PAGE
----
Commonwealth v. Qu’eed Batts, No. 45 MAP 2016, 2017 WL 2735411 (Pa. June 26, 2017)In 2017, the Pennsylvania Supreme Court revisited the case of a juvenile whose LWOP sentence it had upheld in 2013 (Batts I, described below). Batts (age 14 at time of crimes) had been convicted of first-degree murder, attempted murder, and aggravated assault. He was sentenced to mandatory LWOP (murder) and 6 to 20 years (attempted murder), to be served concurrently. Miller was decided during the pendency of defendant’s direct appeals. On appeal, the court found that juveniles convicted of first-degree murder prior to Miller could be subjected to LWOP (and Batts was, in fact, resentenced to LWOP on the first-degree murder count). On appeal of the superior court’s affirmation of the sentence, the Supreme Court re-examined the Commonwealth’s sentencing procedures in the wake of Montgomery. It concluded that Pennsylvania’s failure to implement a sentencing scheme in compliance with Miller and Montgomery warranted that the court “exercise our constitutional power of judicial administration to devise a procedure” to implement the decisions in the state. It explained:

“More than a year has passed since the Montgomery decision, and it has been five years since the High Court decided Miller. The General Assembly has not taken any appreciable steps to create a separate sentencing statute or to revise the existing law so that it applies to juveniles convicted of first-degree murder prior to Miller. In the meantime, several hundred individuals remain in Pennsylvania prisons serving illegal life-without-parole sentences for crimes committed when they were juveniles. . . . It is abundantly clear that the exercise of our constitutional authority is required to set forth the manner in which resentencing will proceed in the courts of this Commonwealth.”

Citing Roper, Graham, Miller, and Montgomery—which the court described as “unambiguous[]” in their mandate—the Pennsylvania Supreme Court went on to conclude that “for a sentence of life without parole to be proportional as applied to a juvenile murderer, the sentencing court must first find, based on competent evidence, that the offender is entirely unable to change. It must find that there is no possibility that the offender could be rehabilitated at any point later in his life, no matter how much time he spends in prison and regardless of the amount of therapeutic interventions he receives, and that the crime committed reflects the juvenile’s true and unchangeable personality and character. Under Miller and Montgomery, a sentencing court has no discretion to sentence a juvenile offender to life without parole unless it finds that the defendant is one of the ‘rare’ and ‘uncommon’ children possessing the above-stated characteristics, permitting its imposition. A sentence of life in prison without the possibility of parole for a murder committed when the defendant was a juvenile is otherwise disproportionate and unconstitutional under the Eighth Amendment.”

The court outlined procedures to ensure that such sentences would in fact be reserved for the most exceptional cases: a formal presumption against LWOP such that, for a juvenile to be sentenced to LWOP, the government must prove his incorrigibility beyond a reasonable doubt. Rejecting the government’s suggestion that an offender must prove his own capacity for rehabilitation, the court held that any suggestion of placing the burden on the juvenile offender “is belied by the central premise of Roper, Graham, Miller, and Montgomery—that as a matter of law, juveniles are categorically less culpable than adults.” It emphasized, again, that placing a presumption against LWOP, with the burden on the prosecution, was necessary to ensure that the sentence was only imposed on the “rarest of the rare” juvenile defendant: “Pursuant to our consideration of the attendant due process concerns and the definitive language used by the Supreme Court, we conclude that to overcome the presumption against the imposition of a sentence of life without parole for a juvenile offender, the Commonwealth must prove that the juvenile is constitutionally eligible for the sentence beyond a reasonable doubt. In an effort to satisfy this burden, the Commonwealth may present evidence relating to the factors announced in Miller and the factors appearing in section 1102.1(d).”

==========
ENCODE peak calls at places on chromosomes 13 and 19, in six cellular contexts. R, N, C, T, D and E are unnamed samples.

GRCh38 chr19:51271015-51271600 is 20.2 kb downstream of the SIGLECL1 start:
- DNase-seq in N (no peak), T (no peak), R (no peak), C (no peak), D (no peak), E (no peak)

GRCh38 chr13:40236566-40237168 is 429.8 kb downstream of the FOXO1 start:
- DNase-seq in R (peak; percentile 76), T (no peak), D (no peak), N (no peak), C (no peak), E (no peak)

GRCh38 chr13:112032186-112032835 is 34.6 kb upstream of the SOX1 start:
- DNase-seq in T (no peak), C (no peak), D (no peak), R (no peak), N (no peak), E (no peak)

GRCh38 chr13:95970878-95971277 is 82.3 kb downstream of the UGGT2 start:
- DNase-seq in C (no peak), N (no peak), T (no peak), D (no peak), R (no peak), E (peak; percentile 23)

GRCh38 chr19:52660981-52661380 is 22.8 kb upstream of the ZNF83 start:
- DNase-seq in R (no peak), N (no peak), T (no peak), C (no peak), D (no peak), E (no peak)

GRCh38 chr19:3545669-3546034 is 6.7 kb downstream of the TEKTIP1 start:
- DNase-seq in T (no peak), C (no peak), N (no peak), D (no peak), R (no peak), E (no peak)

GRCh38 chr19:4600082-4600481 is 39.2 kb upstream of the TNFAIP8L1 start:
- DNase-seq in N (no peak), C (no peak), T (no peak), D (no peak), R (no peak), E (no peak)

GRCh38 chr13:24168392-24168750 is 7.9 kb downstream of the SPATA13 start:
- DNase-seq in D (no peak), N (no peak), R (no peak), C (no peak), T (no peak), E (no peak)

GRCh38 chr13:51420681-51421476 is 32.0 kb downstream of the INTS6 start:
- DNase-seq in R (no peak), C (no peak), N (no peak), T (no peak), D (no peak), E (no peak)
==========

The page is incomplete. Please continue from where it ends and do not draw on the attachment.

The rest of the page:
However, the court declined to conclude that an incorrigibility finding must be made by a jury rather than a judge, reading Miller and Montgomery to permit a judge to make the finding, and resisting analogies to capital sentencing. The court concluded: “The procedures we have established provide juveniles facing a potential sentence of life without parole with heightened due process protections. It is our intention that adherence to these procedures will curtail the imposition of illegal sentences of life without parole by sentencing courts. We expect that the proper employment of these procedures will result in courts sentencing juveniles to life without parole in only the rarest of circumstances, as contemplated and prescribed by the United States Supreme Court.” Reversed and remanded for resentencing (which, the court noted, would be Batts’ third sentencing proceeding).